A new Washington Post-ABC News poll released this week has some useful information on the Tea Party that may play a significant role in Colorado's GOP Senate primary.
Sean Sullivan at the Washington Post breaks down the relevant numbers. Yes, you've see this movie before, but it's worth noting that the Tea Party continues to be a problem for Republicans:
By nearly 2-1, Republicans say a candidate's tea party affiliation makes it more likely they will vote for them, according to a new Washington Post-ABC News poll. But by about the same margin, the broader pool of Americans is less likely to vote for that candidate. [Pols emphasis]
In short, it's generally a good idea for GOP candidates to embrace the tea party in a primary. But in swing districts and states, it's typically a bad one to do it — or at least to do it too much — in the general election. That makes for a tricky proposition. And it's a dynamic that explains why the Republican Party in numerous races has nominated tea party candidates who played well in primaries but fell flat in the general election (See Mourdock, Richard and Cuccinelli, Ken.)…
…The poll shows that independents are about as hostile toward tea party candidates as the rest of the electorate, with 34 percent saying it would make them less likely to support them, compared with only 15 percent who said it would make them more likely to vote for those candidates. Democrats, unsurprisingly, show virtually no warmth toward tea party candidates.
Will that be one lump, or two?
This data is particularly relevant in the U.S. Senate primary between Rep. Cory Gardner and state Sen. Owen Hill. Prior to Gardner's entry into the GOP field last week, Hill had been racking up some pretty strong Tea Party endorsements. Of course, Gardner has been a darling of the Tea Party as well since his 2010 campaign for Congress in CD-4, and he has enthusiastically voted with Tea Party positions during his time in Congress.
The Tea Party Conundrum comes into play differently depending on the campaign's focus, so let's look at the scenarios:
1. Republican Primary
Will Hill or Gardner secure more votes among Tea Party voters in the June Primary? Hill absolutely must have Tea Party support to beat Gardner, so he'll be less concerned about how that support might impact him in the fall. Hill's message of a "backroom deal" to get Gardner in the Senate race should play will with anti-establishment Tea Party types — the sort of voters who would love to demonstrate their disgust with insider politics by propelling Hill to an upset victory.
Gardner, meanwhile, needs to keep some of his Tea Party support to make sure he checks Hill in a Primary, and his record as the 10th most partisan Republican in Congress will allow him to do that. However…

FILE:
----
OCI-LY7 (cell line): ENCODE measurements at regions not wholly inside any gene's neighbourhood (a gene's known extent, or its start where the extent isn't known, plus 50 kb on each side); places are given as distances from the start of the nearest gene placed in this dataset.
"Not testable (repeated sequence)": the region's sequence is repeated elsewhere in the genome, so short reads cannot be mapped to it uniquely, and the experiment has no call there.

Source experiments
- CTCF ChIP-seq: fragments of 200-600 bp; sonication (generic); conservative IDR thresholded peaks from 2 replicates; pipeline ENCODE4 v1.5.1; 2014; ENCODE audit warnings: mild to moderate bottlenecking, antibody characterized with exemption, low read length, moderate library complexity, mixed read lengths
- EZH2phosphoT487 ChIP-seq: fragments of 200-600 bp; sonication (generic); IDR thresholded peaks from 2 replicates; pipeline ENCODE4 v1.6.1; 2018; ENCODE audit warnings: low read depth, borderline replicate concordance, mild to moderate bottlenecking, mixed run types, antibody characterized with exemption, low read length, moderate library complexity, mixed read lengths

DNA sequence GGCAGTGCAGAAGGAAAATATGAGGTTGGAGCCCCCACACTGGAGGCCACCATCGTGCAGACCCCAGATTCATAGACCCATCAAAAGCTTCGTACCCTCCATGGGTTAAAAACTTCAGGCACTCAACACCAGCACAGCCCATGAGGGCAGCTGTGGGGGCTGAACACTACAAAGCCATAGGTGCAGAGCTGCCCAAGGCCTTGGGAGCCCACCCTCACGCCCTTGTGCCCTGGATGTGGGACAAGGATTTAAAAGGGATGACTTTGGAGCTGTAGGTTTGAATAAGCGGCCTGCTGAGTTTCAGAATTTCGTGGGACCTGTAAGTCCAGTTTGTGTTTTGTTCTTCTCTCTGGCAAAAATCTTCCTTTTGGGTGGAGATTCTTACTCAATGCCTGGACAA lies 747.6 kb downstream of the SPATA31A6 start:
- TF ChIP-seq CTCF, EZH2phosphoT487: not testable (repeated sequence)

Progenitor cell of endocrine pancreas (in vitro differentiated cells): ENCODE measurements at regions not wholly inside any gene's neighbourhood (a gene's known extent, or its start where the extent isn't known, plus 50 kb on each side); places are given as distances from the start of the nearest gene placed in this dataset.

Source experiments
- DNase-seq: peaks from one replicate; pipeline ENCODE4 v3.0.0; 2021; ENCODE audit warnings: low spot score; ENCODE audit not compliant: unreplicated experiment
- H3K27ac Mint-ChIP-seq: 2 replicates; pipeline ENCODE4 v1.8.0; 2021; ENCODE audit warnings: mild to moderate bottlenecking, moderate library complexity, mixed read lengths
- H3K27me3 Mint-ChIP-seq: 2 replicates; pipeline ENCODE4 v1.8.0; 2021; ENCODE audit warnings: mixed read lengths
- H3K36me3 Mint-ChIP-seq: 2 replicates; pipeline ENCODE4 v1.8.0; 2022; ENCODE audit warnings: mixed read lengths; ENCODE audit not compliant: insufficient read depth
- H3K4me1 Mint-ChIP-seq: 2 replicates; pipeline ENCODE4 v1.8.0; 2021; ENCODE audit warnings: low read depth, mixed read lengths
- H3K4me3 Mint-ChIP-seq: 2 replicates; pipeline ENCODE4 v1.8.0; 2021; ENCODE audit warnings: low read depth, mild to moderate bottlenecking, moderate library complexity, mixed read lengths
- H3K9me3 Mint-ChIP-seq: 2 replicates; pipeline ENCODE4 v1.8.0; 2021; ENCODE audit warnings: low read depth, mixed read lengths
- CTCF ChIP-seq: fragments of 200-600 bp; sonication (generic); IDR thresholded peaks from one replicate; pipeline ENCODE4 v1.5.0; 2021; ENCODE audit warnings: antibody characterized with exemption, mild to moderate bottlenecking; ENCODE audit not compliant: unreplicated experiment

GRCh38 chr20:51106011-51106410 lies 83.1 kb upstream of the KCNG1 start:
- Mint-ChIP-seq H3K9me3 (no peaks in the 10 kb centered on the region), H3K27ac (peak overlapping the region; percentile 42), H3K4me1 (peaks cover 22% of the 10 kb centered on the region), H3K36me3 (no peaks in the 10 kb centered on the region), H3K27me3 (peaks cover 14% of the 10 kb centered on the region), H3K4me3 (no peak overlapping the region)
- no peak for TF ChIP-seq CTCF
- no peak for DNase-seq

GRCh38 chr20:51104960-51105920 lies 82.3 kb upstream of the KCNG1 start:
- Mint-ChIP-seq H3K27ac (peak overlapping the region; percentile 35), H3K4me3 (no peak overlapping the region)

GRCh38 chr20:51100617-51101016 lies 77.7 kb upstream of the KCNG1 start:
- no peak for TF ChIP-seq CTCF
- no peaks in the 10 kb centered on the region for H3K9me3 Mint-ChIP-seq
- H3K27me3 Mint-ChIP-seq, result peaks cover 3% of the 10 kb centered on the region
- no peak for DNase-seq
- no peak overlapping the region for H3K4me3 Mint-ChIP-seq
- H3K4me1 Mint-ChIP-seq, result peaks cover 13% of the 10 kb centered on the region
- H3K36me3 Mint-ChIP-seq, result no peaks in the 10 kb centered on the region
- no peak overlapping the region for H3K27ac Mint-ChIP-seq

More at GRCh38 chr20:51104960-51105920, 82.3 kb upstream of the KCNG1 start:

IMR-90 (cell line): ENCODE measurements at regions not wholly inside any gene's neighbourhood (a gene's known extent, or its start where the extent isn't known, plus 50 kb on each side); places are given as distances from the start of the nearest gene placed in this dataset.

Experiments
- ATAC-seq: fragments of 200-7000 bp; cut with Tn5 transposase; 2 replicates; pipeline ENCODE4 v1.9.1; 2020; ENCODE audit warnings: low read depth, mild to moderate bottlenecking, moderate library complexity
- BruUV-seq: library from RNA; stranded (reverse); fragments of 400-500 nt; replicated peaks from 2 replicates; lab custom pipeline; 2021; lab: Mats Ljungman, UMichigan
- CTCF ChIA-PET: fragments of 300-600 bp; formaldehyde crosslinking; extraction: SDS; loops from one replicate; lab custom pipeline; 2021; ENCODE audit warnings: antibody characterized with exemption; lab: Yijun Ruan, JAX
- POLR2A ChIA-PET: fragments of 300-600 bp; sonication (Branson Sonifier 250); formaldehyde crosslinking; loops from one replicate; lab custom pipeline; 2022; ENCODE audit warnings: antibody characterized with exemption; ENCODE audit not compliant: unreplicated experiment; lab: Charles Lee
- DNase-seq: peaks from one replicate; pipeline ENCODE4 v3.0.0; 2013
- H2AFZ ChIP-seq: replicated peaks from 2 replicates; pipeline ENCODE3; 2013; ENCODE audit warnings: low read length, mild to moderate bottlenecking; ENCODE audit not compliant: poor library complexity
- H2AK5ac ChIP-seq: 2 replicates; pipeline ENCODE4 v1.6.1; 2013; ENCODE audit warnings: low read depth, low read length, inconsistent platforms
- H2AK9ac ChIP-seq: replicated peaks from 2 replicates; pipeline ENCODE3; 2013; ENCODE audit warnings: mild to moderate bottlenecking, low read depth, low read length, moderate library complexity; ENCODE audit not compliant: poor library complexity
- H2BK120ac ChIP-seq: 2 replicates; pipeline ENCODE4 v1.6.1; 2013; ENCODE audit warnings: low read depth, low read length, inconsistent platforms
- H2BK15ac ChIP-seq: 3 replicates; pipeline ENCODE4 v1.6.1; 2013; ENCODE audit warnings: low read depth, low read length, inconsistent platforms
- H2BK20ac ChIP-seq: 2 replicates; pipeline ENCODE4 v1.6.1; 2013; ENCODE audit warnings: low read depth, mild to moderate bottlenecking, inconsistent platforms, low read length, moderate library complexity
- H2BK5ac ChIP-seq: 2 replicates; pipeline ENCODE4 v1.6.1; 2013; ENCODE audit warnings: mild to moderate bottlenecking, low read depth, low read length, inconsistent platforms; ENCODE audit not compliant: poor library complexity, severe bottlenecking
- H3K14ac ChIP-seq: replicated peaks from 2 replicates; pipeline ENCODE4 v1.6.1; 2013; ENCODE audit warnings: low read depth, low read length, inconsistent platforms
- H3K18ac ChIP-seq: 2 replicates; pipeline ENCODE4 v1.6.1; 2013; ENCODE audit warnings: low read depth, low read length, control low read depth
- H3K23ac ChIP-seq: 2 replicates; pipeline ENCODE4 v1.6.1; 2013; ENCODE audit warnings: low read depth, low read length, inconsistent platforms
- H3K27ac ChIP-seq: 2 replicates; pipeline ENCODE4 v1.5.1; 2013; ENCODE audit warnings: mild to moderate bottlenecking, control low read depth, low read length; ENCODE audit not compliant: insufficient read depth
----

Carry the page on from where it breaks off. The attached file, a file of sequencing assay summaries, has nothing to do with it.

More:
2. General Election
Gardner is facing the same problem that Ken Buck saw in his 2010 Senate campaign. If you can't win the Primary, then the General Election is irrelevant — so it makes sense to play all of your Tea Party chits in June and not try to over-strategize for November. But as Buck and countless other Tea Party-backed candidates found out, the label is serious baggage in a General Election. And as the Washington Post-ABC News poll shows, any hope that such a divide might be different in 2014 can be put to bed.
There's a great graphic on the Washington Post website that shows how the numbers play out. Voters in general, and specifically "Independent" voters, say that they are considerably less likely to vote for a Tea Party-backed candidate in a General Election. Those numbers are so high in part because even Republican voters say they are just 18% more likely to vote for a Tea Party-backed candidate; in other words, average GOP voters aren't thrilled with the Tea Party, either.
All of this leads to a fairly obvious conclusion: Gardner really needs Hill to drop out of the U.S. Senate race. Sure, Gardner would be favored to beat Hill in a GOP Primary, but at what cost? In one sense, Gardner could use Hill's Tea Party support as a means to distance himself from the Tea Party should he win the June Primary. But that approach only works if Gardner actually forsakes public support of the Tea Party before the Primary; otherwise, saying "I defeated the Tea Party candidate in a Primary" becomes a lie that is much-too-easily-debunked.
The Tea Party conundrum affects all Republican candidates, of course, but no race will be more high-profile than the U.S. Senate. And Gardner's Tea Party connections are just one more reason why we've openly wondered what National Republicans see that makes them think Gardner is the solution to their problems. Yes, Gardner should be able to raise much more money than any of the Republican candidates thus far, but his baggage may even be worse than what Buck carried around in 2010. How much money will it take to convince voters to believe what Cory is saying — and to forget about what he has done?